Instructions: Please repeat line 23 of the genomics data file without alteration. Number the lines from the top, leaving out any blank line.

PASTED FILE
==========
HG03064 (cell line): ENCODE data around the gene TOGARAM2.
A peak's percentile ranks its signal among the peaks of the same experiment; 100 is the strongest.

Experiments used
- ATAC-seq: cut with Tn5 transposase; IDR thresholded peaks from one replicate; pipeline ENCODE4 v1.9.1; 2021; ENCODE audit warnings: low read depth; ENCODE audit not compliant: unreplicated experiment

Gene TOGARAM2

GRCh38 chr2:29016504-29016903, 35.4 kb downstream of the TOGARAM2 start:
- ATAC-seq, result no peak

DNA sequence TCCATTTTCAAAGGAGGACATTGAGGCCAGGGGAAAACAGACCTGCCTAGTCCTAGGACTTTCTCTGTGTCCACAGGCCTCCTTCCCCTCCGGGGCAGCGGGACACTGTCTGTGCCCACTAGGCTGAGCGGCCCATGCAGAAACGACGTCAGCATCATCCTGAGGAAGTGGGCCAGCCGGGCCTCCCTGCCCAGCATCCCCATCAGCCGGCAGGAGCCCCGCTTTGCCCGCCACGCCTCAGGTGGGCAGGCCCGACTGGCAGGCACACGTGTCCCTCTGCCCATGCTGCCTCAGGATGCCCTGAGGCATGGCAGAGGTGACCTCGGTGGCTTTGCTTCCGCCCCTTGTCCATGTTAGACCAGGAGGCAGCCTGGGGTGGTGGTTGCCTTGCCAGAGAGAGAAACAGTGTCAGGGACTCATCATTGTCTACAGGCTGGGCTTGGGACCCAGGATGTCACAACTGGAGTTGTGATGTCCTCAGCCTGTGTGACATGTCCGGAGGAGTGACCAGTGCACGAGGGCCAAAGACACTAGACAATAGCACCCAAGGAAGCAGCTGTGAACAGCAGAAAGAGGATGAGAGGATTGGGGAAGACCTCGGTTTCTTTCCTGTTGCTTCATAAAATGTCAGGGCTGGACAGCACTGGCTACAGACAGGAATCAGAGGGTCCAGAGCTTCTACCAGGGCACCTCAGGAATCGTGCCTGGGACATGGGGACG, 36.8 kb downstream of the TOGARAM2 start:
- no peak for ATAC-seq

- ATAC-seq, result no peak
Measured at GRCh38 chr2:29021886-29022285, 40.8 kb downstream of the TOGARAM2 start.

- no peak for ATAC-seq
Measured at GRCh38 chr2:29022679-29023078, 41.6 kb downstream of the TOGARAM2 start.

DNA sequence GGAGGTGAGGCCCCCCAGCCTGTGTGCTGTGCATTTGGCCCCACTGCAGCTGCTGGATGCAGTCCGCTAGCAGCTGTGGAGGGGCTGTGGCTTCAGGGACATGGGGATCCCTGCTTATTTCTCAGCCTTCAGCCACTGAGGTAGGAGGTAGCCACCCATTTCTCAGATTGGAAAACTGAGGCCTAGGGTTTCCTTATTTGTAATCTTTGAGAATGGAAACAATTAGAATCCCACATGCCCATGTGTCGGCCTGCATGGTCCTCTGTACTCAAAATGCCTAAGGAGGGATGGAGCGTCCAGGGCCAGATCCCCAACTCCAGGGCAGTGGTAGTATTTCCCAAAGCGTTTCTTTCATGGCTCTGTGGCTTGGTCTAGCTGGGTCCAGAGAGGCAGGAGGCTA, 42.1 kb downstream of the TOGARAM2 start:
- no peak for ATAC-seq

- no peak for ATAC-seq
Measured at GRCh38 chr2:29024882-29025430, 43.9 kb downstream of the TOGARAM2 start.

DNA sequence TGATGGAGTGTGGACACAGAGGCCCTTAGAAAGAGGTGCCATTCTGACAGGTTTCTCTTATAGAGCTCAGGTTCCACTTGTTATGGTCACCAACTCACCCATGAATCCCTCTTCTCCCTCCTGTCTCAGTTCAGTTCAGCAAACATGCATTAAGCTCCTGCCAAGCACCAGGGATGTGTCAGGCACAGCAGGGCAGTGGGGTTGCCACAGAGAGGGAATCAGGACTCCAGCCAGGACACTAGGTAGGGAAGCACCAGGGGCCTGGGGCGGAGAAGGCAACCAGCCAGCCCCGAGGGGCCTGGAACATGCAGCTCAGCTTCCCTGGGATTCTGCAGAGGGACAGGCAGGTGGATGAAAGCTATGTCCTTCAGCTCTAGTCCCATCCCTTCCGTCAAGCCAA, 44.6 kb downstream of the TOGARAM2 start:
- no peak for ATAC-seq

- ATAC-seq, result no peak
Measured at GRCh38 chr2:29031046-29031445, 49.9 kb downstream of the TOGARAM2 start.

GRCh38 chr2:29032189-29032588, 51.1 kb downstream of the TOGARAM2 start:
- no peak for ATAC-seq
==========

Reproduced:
- no peak for ATAC-seq